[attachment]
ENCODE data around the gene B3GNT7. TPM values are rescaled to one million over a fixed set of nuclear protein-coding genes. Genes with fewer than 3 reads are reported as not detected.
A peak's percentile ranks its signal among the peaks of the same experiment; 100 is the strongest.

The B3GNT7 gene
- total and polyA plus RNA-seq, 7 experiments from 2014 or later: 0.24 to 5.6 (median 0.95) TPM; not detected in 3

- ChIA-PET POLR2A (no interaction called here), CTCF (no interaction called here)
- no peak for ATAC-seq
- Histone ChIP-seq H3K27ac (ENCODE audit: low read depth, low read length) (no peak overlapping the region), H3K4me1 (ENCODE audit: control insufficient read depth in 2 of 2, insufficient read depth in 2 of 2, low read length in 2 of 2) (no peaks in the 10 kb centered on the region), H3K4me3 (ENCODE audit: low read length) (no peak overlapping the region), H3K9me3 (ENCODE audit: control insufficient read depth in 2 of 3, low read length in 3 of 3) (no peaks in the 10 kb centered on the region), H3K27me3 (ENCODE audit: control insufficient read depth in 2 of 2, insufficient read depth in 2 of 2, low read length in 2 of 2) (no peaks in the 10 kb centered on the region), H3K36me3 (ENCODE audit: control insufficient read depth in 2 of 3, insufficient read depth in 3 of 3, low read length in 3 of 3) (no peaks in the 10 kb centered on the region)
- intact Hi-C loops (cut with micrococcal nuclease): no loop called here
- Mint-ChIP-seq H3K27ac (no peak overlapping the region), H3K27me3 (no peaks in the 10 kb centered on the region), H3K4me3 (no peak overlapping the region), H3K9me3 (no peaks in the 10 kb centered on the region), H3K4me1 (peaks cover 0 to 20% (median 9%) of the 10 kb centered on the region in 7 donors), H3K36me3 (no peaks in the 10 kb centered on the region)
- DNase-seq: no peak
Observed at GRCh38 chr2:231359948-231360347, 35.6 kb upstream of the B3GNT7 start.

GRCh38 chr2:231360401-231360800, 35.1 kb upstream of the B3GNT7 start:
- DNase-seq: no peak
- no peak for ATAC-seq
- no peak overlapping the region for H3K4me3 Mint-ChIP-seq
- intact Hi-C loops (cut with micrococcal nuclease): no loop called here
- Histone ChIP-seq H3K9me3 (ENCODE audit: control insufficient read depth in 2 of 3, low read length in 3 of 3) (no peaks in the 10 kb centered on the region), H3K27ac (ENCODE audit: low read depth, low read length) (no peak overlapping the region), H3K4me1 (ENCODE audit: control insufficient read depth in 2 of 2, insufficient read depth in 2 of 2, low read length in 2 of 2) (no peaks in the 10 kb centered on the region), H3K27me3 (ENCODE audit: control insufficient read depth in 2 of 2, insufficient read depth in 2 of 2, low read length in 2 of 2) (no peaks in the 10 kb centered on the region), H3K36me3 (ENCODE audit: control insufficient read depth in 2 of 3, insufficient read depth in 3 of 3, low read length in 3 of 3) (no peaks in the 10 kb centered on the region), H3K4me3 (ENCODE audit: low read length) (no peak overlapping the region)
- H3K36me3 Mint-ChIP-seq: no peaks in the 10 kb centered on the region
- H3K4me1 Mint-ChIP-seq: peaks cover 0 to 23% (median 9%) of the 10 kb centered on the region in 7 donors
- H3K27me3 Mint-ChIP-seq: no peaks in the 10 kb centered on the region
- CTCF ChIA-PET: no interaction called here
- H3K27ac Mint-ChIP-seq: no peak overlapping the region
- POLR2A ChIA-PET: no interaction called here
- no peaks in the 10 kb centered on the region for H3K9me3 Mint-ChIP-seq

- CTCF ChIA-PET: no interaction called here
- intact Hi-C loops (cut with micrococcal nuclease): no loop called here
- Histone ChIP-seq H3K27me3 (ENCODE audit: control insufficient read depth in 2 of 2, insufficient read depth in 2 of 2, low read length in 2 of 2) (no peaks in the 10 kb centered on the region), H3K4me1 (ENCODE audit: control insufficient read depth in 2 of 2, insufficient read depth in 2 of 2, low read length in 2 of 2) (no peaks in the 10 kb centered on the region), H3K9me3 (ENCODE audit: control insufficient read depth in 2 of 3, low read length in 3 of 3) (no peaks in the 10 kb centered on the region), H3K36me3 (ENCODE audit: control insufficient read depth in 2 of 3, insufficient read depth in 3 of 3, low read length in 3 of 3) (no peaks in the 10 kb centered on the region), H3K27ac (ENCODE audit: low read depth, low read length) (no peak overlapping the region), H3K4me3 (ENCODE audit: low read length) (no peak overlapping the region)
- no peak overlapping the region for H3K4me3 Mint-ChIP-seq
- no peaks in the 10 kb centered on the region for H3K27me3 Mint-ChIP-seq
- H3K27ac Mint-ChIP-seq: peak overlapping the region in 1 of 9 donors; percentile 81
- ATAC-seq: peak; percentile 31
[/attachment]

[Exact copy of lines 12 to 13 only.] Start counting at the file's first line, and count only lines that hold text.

GRCh38 chr2:231360401-231360800, 35.1 kb upstream of the B3GNT7 start:
- DNase-seq: no peak